In some of these conversations with my friends, I began to digest theologians like Lesslie Newbigin, N.T. Wright, C.S Lewis, and Dorothy Sayers. I came to believe that our daily work was essential – not tangential — to the mission of the church.
Take for example, John Stott. He was an Anglican priest and many see him as the leader of the Evangelical movement in the latter half of the 20th Century. I picked up his book Christian Mission in the Modern World, written in the 1970s. What, he asks, is the mission of the church?
Earlier in his life, he would have pointed only to the Great Commission: Go, make disciples, baptize. But later in his life he came to believe that just as Jesus was sent into the world as a servant, it’s the church’s mission not only to proclaim the gospel but also to serve the needs of the world.
Here’s what he says: “Jesus Christ calls all his disciples to ‘ministry,’ that is, to service. This much is certain: if we are Christians we must spend our lives in the service of God and man. The only difference between us lies in the nature of the service we are called to render.” Some will be pastors. Beautiful. Others commerce, law, education, medicine, manufacturing or farming, government, or homemaking. This is their form of service, their part in God’s mission.
In the years after seminary, this solved a puzzle for me. I felt a strong desire to serve God, but I failed gloriously at being a pastor – every church I applied to rejected my application. A being a lifelong overseas missionary never felt right. Had I missed something? Since I wasn’t in “ministry”, had I failed? I’ve had this conversation with hundreds of men and women: Aren’t I supposed to be doing something more spiritual than this job?
As is, most of us in the the church today see mission merely as a two week trip overseas or a volunteer activity downtown.
But what if mission included these things, but touched a much broader swath of human life?
I started to ask, what if the church was sent out into all of creation, including fields like manufacturing, retail, the trades, business or health care? What if work was at the heart of all-of-life discipleship; to bringing the good news of Jesus to every area of our secular culture; and to humbly serving the needs of our world, from providing good paying jobs to America’s working class to caring for terminally-ill patients?
My first conviction that led to the founding of Denver Institute was that a renewed focus on work was necessary to carry out a broader understanding of the gospel, one that sees the death and resurrection of Jesus renewing every corner of the world.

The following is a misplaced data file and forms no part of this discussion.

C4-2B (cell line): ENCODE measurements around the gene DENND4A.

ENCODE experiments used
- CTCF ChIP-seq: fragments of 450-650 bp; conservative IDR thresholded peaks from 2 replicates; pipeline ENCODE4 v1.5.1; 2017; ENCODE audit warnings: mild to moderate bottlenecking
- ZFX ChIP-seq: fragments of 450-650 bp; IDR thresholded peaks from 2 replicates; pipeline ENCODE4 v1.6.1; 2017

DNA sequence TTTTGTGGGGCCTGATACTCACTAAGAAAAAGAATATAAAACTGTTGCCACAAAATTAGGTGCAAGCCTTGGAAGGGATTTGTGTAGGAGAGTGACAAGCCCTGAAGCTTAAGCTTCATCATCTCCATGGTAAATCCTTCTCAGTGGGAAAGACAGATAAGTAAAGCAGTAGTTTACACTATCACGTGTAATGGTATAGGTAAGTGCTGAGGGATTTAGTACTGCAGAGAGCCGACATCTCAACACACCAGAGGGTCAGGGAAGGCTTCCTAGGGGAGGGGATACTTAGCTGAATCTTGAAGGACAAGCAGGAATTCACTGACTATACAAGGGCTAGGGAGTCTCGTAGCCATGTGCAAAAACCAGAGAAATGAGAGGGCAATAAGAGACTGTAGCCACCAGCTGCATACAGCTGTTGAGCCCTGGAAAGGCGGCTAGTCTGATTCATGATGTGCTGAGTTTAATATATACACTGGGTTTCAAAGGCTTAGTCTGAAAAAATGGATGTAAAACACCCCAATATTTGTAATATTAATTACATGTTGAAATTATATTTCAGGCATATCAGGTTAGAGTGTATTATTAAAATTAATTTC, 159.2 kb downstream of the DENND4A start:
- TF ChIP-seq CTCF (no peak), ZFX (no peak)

This is core to the church’s own mission – yet so often overlooked. In the words of Steve Reinemund, former Pepsi CEO and Dean of the Wake Forest Business School, “The workplace is the greatest mission field there is.”
Conviction #2: Work is at the heart of Christian cultural engagement.
The values we bring to work and the products and services we make at work form the unspoken heart of our civilization. As go our businesses, hospitals, government institutions, schools and workplaces, so goes our world.
Let me give you an example. In December, I had the privilege of profiling Robin John, the founder of a mutual fund company called Eventide Funds, for Christianity Today. One of his first jobs after graduating from college took him from Boston back to India, the land of his birth, to train new employees. One day, staying in the guest house of an Indian firm, he asked the housekeepers where they slept. He discovered that in the four-bedroom house, they slept in a closet behind the kitchen on the concrete floor, with just a mat and rags for a pillow. Outraged, he notified his company of the housekeepers living conditions – but the two men begged him not to pursue the the matter or they’d lose their jobs and be back in the slums.
When Robin returned to the US, the air of his bank’s home office was also heavy with tension. Outsourcing to India meant cutting jobs in the US. Now his American co-workers would also plea with them: “If my job is going to India, you have to let me know. I’ve got a family.”
Robin had an “Aha” moment. “I started realizing that work is not just work. People’s lives are being impacted.” Work was shaping the culture around him – and shaping people’s lives.
Today, we gather together at Blender Products, a local metal manufacturer, to say “Work Makes the World.” Work makes our buildings, our schools, our clinics, our laws, our art, our policies, and our wealth.